Asthma action plans are also a challenge. It was evident that there is still a lot of confusion and lack of knowledge about asthma action plans, but when you explain the rationale behind them and the evidence base behind asthma action plans, there is much more receptivity to using them. I think this is another area where we can provide some additional educational materials to front–line clinicians.

One thing we are seeing in our project, from the feedback that I am getting from the participating clinicians, is that they are starting to use asthma control tools more consistently. They realize that it is, indeed, very easy to do, and there has been much more openness to asthma action plans. Several of the people who have gone through the program, at least in Virginia, have given me feedback that they are making an effort with planned visits and focusing on asthma as a real emphasis in terms of planned care.

The messaging involving inhaled corticosteroids has also improved. We used the SAMs as an opportunity to really convey answers to common concerns, understanding why we give inhaled corticosteroids, and helping them with some specific messaging. We were also able to improve the awareness of spirometry and just how important that is in the primary care setting as well as in overall management of respiratory disease, but particularly for asthma. We were able to talk about how that service can be a) easily incorporated into primary care and b) more easily referred for testing at pulmonary labs.

Our next steps are to further analyze the data on the impact of the group SAMs at the 6– month level, and we are undertaking an individual SAM arm of the study. We realize there may be group dynamics that influence how successful this has been. We would like to know what happens when people take the new and improved version of the SAM as individuals and learn what the differences are when compared with the group SAM. We hope that there will be a lot of similarities, but we expect that we will find some opportunities that are specific to the group processes, and learn from those and incorporate them into the individual learning experience.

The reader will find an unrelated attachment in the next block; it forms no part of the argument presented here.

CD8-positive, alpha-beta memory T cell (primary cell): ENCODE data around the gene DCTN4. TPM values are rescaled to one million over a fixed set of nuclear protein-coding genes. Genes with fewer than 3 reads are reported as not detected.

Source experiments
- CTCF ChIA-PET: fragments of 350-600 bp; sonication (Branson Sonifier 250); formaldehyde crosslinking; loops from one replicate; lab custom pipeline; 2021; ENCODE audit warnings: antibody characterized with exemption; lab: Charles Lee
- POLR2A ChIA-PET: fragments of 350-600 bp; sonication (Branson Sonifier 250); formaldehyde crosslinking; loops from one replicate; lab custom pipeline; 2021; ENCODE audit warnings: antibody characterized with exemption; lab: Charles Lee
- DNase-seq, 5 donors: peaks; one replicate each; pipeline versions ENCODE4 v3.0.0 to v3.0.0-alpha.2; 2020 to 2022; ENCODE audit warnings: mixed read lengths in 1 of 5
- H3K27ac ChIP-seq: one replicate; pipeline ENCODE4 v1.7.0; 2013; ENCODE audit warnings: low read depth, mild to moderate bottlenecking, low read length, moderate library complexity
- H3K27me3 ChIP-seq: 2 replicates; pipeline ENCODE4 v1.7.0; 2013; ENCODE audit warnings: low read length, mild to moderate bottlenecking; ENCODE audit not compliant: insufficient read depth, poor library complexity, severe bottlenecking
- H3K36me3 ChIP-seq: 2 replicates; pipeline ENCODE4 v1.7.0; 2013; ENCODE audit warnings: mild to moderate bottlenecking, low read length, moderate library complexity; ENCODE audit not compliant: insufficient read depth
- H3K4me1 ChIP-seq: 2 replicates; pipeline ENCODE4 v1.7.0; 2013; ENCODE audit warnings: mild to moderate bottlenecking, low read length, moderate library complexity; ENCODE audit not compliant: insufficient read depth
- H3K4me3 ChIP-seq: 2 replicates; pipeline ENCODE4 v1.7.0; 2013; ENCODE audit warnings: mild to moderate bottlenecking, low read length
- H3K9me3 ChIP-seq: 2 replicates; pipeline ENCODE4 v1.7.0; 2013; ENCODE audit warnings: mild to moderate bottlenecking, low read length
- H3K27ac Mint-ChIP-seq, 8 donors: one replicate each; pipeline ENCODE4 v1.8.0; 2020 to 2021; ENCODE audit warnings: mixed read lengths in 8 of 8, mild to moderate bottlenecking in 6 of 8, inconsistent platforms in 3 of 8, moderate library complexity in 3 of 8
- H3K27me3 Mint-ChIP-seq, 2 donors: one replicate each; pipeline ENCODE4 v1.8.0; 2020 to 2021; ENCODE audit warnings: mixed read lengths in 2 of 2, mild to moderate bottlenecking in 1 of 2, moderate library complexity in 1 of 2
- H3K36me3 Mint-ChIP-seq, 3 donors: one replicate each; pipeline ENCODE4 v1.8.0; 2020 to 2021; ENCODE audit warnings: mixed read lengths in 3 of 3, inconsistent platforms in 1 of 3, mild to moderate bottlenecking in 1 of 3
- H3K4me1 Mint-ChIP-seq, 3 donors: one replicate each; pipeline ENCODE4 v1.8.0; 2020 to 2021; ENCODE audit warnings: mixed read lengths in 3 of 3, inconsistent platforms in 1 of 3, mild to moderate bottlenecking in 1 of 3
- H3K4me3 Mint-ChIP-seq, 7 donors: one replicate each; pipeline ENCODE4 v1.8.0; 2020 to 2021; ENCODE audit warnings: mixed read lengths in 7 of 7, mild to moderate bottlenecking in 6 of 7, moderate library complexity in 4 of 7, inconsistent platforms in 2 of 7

We also have plans to evaluate longer–term impact. We are realistic enough to know that a single session on asthma is not likely to create huge long–term improvements. Our purpose was to really see how much we could get out of the session and really plant seeds to extend the process. We are making efforts to link this to the quality improvement efforts of the ABFM and how we can create opportunity within what they call Part IV or the quality improvement projects that they also have to do for recertification. Michael and I are also undertaking a qualitative analysis of challenges and opportunities, a glimpse of which I just conveyed to you, and we hope that we will have the opportunity to feed that back to the NAEPP as topics of interests for future guidelines development.